Disaster Recovery is More Than Backups: Preparing Your Business to Recover From IT Disasters
15 years ago when I was just starting out my career in IT, we still largely lived in a world of paper. Sure, the Internet was becoming more commonplace and desktops were cropping up in offices everywhere – but it was still a “hard copy” era all the same.
Fortunately or unfortunately, we don’t live in that world of paper any longer.
On paper, IT should be something you never have to think about – it just “works” and you never even realize it’s there. But IT is nothing if not inherently fragile – meaning that unfortunately, Murphy’s Law still rules the day. This is a conversation that I was having with one of our clients on the phone just the other day, as we were discussing steps that I had hoped to take to improve both the stability and the reliability of their infrastructure moving forward.
“Crystal, why are we still talking about this?” he said to me. “No offense, but we already handled disaster recovery. Our backups are taken care of, you said it yourself. What else is there to worry about?”
Sadly, the answer to that question is clear: “quite a lot.”
The reason I’m writing this article today is because that client’s mentality is one that a lot of people share. They see their backups not as a means to an end, but as “the end” in and of itself. However, this fails to see the forest for the trees. Your backups are NOT your disaster recovery plan. They are instead just one part of a much larger idea.
Now, I’d like to talk about why that’s the case – and what it means for your critical business operations moving forward.
The Trouble With an Over-Reliance on Backups
When we have clients at AdvanTech who go through audits of their disaster recovery plan as part of larger compliance requirements, oftentimes they don’t realize that having a backup system in place does not constitute an actual recovery plan. This is especially true when it’s their first time preparing for such an audit.
To be clear, this is nobody’s fault. We (rightfully) put so much of an emphasis on backing up anything and everything that they often take on the idea that backups are a silver bullet. No matter what problem you have, no matter how severe the situation you face, so long as you have backups you’re okay.
Well… yes and no.
That’s like saying the only thing you need to have a fully functioning car is an engine. Sure, it’s important – but so are the wheels, the transmission and the alternator.
A solid disaster recovery plan is all about making sure you have access to the information you need to make fast, smart and informed decisions in a high stakes scenario. It will answer questions like:
- How are you actually going to get things back up and running? You’re going to recover from your backups, sure… but how? Where? When?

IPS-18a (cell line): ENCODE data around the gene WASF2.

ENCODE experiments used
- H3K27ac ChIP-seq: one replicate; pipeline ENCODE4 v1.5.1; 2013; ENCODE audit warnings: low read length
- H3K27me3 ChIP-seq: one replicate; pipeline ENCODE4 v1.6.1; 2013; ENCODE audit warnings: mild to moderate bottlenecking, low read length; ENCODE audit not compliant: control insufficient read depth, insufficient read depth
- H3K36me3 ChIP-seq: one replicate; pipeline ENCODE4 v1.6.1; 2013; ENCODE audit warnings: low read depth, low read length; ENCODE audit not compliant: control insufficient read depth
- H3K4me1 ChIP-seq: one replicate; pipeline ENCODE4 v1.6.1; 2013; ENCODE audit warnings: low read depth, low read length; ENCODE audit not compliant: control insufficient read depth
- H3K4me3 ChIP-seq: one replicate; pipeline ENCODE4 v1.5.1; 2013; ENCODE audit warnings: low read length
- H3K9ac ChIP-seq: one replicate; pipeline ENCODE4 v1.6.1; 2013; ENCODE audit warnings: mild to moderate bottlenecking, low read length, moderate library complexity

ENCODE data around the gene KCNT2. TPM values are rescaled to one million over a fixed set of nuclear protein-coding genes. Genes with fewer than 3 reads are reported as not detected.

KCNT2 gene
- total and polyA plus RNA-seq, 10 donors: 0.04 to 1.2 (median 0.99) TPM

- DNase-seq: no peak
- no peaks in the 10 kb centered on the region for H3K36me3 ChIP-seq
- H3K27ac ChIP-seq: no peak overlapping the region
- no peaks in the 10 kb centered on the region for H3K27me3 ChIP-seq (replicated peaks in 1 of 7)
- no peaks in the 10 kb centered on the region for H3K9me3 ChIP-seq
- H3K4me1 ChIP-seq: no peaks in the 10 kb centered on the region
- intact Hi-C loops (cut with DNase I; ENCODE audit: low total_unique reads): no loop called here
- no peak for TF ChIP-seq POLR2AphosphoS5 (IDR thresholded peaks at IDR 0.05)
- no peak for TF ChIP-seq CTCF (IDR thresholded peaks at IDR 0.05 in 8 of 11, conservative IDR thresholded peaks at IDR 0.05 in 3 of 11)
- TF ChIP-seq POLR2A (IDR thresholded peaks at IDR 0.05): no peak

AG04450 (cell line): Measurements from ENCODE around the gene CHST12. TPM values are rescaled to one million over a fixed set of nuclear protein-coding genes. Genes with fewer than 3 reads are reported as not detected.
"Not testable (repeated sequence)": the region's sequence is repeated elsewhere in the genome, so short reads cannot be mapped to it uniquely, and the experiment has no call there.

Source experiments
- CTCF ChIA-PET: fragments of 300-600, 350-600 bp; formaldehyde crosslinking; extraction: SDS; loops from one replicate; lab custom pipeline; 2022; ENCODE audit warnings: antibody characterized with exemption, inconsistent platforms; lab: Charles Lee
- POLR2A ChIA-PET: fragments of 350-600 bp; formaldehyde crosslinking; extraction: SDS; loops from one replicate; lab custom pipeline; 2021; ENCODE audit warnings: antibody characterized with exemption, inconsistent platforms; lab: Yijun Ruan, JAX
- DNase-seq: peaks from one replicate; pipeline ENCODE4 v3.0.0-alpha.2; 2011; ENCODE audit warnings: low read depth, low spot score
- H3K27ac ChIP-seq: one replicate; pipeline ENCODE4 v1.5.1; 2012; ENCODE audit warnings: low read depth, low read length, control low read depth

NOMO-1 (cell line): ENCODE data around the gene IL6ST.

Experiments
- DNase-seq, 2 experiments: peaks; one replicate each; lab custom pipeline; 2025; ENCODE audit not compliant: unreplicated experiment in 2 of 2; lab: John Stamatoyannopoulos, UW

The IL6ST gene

- If the disaster you’re experiencing compromised your physical place of business, where does the recovery happen? Are you renting a new office? Are you moving into something temporary, like a trailer?
- Say your entire business burns to the ground – what do you actually restore those backups to?
This is why an actual disaster recovery plan is needed – because you have to be able to account for the huge number of different variables that are now a part of your life.
If your entire business burns to the ground, that’s a very different situation compared to one where your entire infrastructure gets hit with a ransomware attack. Both recovery processes are going to involve those same backups. But the people involved, what they need to do, when they need to do it and so many other factors are going to be completely and totally different.
At any given moment, you need to know how you are going to get those backups working and get your people back to work in a time when every second is critical. That plan needs to be communicated to everyone around you so that they know what is expected of them, too.
These are the types of things you need to start thinking about not tomorrow, not next week, but today. Never forget that “Murphy’s Law” doesn’t care about your backups. It doesn’t care about anything, in fact – which means that whether you like it or not, you’re going to have to pick up the slack.
Preparing Today for the Disasters of Tomorrow
At this point, I suggest you contact either myself or one of my colleagues at AdvanTech so that we can make sure we’re a good fit for one another. That way, we’ll put ourselves in the best possible position to help you get started.
Preparing Today for the Disasters of Tomorrow
If you're ready to come up with the right, organic and actionable disaster recovery strategy for your business, terrific - we're ready to do that, too. Contact us so that we can make sure we're a good fit for one another.
Crystal is the COO and President of Advantech IT, a Fall River IT support company that has been helping small businesses by providing an innovative and unique blend of managed IT services in all of Rhode Island, Massachusetts and certain parts of Connecticut. Learn more about Crystal and Advantech IT here.